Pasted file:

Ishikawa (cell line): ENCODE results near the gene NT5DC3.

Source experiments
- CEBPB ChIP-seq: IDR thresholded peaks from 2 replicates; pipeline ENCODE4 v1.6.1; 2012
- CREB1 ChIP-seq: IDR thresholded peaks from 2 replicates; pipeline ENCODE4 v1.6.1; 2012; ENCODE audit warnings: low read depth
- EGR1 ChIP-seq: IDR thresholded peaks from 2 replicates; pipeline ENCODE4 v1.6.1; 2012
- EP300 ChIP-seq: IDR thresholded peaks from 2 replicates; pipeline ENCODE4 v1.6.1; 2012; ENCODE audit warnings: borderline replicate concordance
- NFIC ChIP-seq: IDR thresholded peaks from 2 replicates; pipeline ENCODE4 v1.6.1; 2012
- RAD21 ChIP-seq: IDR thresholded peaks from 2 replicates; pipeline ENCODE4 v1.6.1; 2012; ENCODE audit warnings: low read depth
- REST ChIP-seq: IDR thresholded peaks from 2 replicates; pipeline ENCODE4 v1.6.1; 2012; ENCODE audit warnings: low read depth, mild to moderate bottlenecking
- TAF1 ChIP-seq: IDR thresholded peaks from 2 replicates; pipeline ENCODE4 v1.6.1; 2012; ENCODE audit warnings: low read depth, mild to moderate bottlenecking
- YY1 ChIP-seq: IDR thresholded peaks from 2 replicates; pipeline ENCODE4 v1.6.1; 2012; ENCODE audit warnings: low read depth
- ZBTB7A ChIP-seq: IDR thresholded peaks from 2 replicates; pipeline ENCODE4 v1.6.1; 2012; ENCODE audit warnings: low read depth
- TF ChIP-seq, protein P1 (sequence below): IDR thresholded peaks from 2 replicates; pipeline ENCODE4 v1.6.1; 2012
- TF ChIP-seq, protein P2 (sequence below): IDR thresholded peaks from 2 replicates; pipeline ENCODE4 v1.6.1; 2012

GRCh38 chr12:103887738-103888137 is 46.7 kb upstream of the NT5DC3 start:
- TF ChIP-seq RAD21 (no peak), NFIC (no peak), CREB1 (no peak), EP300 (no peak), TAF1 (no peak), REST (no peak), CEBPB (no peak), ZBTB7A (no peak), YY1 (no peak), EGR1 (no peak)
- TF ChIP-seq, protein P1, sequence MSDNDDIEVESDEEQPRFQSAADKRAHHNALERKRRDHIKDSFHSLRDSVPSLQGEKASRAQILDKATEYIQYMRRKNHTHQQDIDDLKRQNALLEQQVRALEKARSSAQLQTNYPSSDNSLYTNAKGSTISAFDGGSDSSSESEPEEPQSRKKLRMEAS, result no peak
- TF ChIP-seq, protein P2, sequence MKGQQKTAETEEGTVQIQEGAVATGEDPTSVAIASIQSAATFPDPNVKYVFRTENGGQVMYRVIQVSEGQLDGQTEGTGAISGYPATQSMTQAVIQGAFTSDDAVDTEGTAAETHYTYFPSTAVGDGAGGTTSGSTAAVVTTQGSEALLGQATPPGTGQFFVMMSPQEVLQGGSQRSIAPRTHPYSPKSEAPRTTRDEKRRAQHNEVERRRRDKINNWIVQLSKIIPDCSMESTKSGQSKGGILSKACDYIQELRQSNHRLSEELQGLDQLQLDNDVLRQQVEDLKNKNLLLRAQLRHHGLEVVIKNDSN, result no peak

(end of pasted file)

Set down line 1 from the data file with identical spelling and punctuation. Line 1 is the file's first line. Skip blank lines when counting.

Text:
Ishikawa (cell line): ENCODE results near the gene NT5DC3.